A Note From The Editor

A Note From The Editor
Issue 001
Oh My Edinburgh

I've grown up on the other side of the river, literally. Born and bred in the heart of Dunfermline, I spent sixteen years of my life watching my father live his life in our little semi-detached War House and travel relentlessly back and forth between the kingdom of Fife, and a little place you might have heard of called- Edinburgh. 

I could never quite comprehend why he would travel the half hour every day to serve his role in that city, which he could have perfectly done in a more local setting. His secular decision and passion for our capital intrigued me through my school years and when I moved on from high school, it was only natural I decide to study in Edinburgh itself. 

I remember the routine well. I'd get the 7.57am train (just) every morning from Dunfermline Queen Margaret train station, and watch as my initially quiet carriage piled in with people of all backgrounds in the space of four stops. It takes nine stops for me to get into the City of Edinburgh. In that space of time, my window is brimming with scenery and I get to look out towards the North Sea on a historically protected ironworks bridge which dates over 125 years old. So, it's not the worst commute I've ever been on. 

 

At a time when the Waverley steps were still actually steps, I would burn my thighs from station to street. Making my way up the never-ending staircase of rush hour hell in an attempt to catch the 10 bus off Jenners. And I never did. Not that the bus was late, or early, or for any legitimate serious reason. My reason for missing that bus every day, really and truly? Coffee. 

Half way up the steps was this little coffee shop. No bigger than four steps long and three steps wide. A free pastry with every coffee and a smiling student behind the counter. It was a nice addition to my routine, I could stop my heart attack half way up the mordor-inspired steps and grab a coffee/pastry combo with a quick chat before I ran off to college with my made-up story on train delays. That was just one thing that made me love Edinburgh, the idea of routine mixed with a sense of personability. The fact that, unlike the metropolis of London, in spite of Edinburgh's rush hour it still had time for something small and comforting. An independent shop that grew to know each passing face, no matter how much we did or did not want to be working that morning- The free pastry and smile up the stairs made it a little nicer.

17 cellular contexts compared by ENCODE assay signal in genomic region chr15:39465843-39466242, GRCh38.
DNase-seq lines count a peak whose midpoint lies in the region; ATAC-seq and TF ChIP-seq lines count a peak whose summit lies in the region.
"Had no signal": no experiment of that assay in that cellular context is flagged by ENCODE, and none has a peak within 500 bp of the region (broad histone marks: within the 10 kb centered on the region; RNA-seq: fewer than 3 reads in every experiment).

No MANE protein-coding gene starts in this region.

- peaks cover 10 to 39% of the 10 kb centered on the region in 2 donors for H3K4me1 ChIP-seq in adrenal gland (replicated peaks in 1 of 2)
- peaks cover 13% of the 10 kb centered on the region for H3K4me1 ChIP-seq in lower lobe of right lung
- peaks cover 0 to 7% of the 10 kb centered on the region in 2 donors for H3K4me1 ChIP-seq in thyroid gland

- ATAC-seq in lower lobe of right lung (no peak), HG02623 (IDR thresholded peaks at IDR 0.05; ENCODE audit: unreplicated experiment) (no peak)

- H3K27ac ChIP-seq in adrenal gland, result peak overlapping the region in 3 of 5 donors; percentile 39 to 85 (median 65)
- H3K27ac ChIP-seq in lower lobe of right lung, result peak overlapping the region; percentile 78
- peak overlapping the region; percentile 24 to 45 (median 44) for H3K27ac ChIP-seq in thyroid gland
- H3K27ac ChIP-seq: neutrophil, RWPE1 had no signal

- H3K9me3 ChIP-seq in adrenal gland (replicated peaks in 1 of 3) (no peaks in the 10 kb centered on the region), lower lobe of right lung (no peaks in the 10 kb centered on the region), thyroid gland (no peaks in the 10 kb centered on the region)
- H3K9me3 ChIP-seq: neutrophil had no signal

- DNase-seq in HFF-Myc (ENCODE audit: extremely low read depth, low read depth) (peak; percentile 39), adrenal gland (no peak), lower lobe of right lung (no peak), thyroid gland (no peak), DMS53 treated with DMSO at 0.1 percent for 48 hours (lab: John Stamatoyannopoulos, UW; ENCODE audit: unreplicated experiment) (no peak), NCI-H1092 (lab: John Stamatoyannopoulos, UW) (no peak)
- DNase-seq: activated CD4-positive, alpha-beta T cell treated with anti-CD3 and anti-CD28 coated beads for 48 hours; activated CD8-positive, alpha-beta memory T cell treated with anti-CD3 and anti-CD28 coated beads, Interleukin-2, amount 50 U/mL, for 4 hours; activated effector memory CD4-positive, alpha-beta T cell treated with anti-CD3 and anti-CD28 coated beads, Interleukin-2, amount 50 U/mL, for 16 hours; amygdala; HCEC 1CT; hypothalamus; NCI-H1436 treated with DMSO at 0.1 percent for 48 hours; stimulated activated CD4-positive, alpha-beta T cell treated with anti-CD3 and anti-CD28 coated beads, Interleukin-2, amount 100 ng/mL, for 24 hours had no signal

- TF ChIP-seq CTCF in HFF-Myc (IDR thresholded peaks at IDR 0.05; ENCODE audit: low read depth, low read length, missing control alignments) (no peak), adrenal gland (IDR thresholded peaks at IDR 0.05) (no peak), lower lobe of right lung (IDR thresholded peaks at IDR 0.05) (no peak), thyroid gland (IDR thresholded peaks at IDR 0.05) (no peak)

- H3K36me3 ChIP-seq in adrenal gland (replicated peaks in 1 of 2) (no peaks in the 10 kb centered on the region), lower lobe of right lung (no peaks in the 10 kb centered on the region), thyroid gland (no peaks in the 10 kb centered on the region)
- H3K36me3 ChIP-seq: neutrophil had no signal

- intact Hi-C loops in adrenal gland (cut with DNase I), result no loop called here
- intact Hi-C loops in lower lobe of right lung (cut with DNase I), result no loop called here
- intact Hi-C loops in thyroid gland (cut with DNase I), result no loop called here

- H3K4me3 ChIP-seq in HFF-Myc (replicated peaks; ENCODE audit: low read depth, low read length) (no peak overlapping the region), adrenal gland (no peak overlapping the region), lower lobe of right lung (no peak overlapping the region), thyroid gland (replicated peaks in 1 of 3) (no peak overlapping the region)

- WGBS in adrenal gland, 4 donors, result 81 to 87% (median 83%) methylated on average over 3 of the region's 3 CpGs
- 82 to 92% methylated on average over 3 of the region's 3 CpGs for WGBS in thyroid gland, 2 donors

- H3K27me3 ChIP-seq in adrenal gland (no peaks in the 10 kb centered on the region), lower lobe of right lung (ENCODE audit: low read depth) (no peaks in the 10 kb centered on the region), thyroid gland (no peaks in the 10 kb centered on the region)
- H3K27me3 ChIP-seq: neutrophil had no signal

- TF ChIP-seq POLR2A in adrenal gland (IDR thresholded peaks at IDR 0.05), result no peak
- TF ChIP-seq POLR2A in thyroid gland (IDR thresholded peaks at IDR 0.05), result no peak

But then things got unfortunate. One morning, I noticed a board opposite my favourite little coffee shop. There was another coffee shop opening, a pretty famous one at that. And it was opening right across from mine. "Great" I thought "Less queues for me on my commute, most people will be heading to [said competitor] instead" - As the weeks went by, I noticed each day I entered my shop got a little less cheery and a little more anxious. The queues certainly lessened, but to the point of struggle it seemed. Each morning I stepped in, there was plenty more choice of pastry. There wasn't anyone queuing. Eventually, I mustered up the courage to talk about the issue in question. The big, flat white elephant in the room. They were losing customers to the big guys a mere five steps over from their three steps wide store. There was nothing that could be done, only that they had to prepare for their closure in the next few months. I was pretty heartbroken. And, I was only a customer. The owner, I couldn't imagine. All they wanted to do was present Edinburgh with a sense of morning familiarity, and here we had a competitor. Someone with so much money that they didn't necessarily need to establish themselves a service in this area of Edinburgh. Someone with so much money that they didn't ever need to open another store again. But here they were, stepping on the smaller and more humble folks who just wanted to get by. Why? They didn't need this location. And when my shop closed down, I could hardly bring myself to stop half way up the steps and grab a coffee at said competitors. I just kept going and made sure I got my bus. 

That story has bothered me for five years, I now take the escalator up the new and improved route and feel a sense of sadness when I look to the slot my coffee shop should still be standing. But it's not just one store which have suffered a hit or loss in the city of Edinburgh. Plenty of independent businesses have been driven out by means of bigger competitors with louder, neon signs and roadworks clogging up the paths which lead towards our backstreet bistros. The support of our local businesses, is what makes any city a community. Edinburgh is one of the most beautiful cities in the world, with some of the most beautiful and fair business concepts. 

'Oh My Edinburgh' is designed to give you, visitor or local to Scotland's capital, a guide to our city's best independent businesses. A sense of our cobbled street personalities and some of the finest services, all at the price of affordable guided goodness. So when you look through this new, monthly, publication- we ask that you enjoy the music we present you and the articles we encourage you to read. But overall and most importantly, make time for the businesses we have to show you, run by your fellow people. The most wonderful people of independent ideas, in Edinburgh and out.